IE 11 is not supported. For an optimal experience visit our site on another browser.

Study may lead to new cholesterol drugs

A protein that has been linked to the amount of cholesterol absorbed in the body may lead to new cholesterol-lowering drugs, corporate researchers said.
/ Source: Reuters

Corporate researchers said they had figured out how to prevent the body from absorbing cholesterol in the gut and said it may lead to the development of new cholesterol-lowering drugs.

Their experiment, published in the journal Science, also may explain how the anti-cholesterol drug Zetia works. The drug, made by Schering-Plough Corp, had been known to lower “bad” cholesterol but no one understood quite how it worked.

It seems to affect a protein called NPC1L1, Scott Altman, Michael Graziano and colleagues at Schering’s research labs reported.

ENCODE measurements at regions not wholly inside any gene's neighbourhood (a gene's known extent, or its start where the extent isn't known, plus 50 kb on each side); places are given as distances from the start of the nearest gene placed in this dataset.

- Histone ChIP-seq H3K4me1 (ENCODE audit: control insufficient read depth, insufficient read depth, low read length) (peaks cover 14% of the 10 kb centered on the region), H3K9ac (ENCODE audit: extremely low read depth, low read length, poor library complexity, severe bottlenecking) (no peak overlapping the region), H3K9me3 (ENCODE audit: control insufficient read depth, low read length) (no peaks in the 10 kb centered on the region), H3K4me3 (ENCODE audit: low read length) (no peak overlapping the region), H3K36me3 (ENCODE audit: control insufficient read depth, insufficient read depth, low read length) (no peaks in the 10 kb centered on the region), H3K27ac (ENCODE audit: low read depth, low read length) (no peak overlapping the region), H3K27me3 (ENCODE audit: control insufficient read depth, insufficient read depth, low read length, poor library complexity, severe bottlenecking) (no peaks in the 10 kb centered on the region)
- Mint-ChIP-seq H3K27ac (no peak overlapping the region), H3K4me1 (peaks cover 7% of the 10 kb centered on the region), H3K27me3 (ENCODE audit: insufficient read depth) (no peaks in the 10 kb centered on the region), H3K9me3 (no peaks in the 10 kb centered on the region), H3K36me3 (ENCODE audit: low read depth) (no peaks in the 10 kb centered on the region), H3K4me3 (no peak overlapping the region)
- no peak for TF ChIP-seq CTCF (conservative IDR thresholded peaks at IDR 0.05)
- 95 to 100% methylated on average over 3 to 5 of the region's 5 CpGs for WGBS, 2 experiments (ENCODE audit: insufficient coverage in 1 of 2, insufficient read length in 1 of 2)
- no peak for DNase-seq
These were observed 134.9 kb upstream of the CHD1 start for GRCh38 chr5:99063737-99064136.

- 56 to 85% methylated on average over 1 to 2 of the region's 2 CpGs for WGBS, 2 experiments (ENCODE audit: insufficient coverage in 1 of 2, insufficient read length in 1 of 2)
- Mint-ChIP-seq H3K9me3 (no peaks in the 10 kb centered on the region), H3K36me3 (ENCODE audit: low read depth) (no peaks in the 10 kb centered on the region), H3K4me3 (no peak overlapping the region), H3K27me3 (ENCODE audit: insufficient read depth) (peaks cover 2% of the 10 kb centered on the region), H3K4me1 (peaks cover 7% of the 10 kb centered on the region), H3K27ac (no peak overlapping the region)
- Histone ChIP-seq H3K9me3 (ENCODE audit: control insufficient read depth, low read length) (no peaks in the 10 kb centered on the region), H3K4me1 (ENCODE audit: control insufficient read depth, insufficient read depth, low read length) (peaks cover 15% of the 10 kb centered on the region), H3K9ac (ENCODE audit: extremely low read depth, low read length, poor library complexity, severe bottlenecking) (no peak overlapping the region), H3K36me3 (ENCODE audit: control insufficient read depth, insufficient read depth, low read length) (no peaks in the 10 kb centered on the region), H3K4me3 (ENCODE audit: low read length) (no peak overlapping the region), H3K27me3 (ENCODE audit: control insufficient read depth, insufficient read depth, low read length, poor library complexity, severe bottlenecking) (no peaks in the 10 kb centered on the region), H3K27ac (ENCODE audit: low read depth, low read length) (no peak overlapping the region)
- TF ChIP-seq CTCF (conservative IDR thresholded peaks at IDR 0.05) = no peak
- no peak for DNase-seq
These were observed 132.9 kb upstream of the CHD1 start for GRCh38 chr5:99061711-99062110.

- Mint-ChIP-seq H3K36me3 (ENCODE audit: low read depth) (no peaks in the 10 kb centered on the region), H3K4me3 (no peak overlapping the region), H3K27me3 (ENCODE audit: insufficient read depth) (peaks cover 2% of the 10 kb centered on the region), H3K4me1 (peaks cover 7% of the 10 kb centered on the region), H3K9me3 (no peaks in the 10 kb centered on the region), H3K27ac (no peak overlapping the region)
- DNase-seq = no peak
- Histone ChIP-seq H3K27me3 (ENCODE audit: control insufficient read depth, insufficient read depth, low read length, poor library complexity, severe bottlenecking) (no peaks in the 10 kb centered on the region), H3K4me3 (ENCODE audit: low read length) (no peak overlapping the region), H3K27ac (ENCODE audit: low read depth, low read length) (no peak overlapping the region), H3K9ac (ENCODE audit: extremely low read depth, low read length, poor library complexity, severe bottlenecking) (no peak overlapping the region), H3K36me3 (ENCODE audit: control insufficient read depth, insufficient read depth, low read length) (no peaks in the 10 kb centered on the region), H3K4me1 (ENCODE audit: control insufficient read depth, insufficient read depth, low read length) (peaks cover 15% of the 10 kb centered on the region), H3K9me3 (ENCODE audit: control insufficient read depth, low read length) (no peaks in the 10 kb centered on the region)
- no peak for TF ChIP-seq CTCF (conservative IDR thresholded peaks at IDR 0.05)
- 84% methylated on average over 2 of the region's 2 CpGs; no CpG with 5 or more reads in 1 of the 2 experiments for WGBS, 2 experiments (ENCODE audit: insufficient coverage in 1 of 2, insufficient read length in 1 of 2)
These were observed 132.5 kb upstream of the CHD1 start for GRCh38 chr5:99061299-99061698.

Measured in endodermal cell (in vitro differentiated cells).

Mice genetically engineered to lack this protein absorbed 70 percent less cholesterol from their diets than did normal mice, they found.

When these genetically engineered mice were given Zetia, known chemically as ezetimibe, they did not absorb any less cholesterol, which suggests the drug may work by blocking NPC1L1.

The researchers said additional tests on their mice suggest that NPC1L1 does not work on its own, but they will continue to try to find out how the process works.

“Given the link between plasma (blood) cholesterol levels and heart disease, elucidating the mechanism of dietary cholesterol absorption is very important,” Dr. Eric Klett and Dr. Shailesh Patel of the Medical University of South Carolina in Charleston wrote in a commentary.

“The pharmaceutical industry is actively seeking drugs that specifically inhibit cholesterol absorption without affecting the absorption of other dietary lipids (fats).”

For instance the diet drug Xenical, made by Roche, stops the intestine from absorbing about a third of all fat in the diet -- but also blocks fat-soluble vitamins such as A and K and causes other side-effects.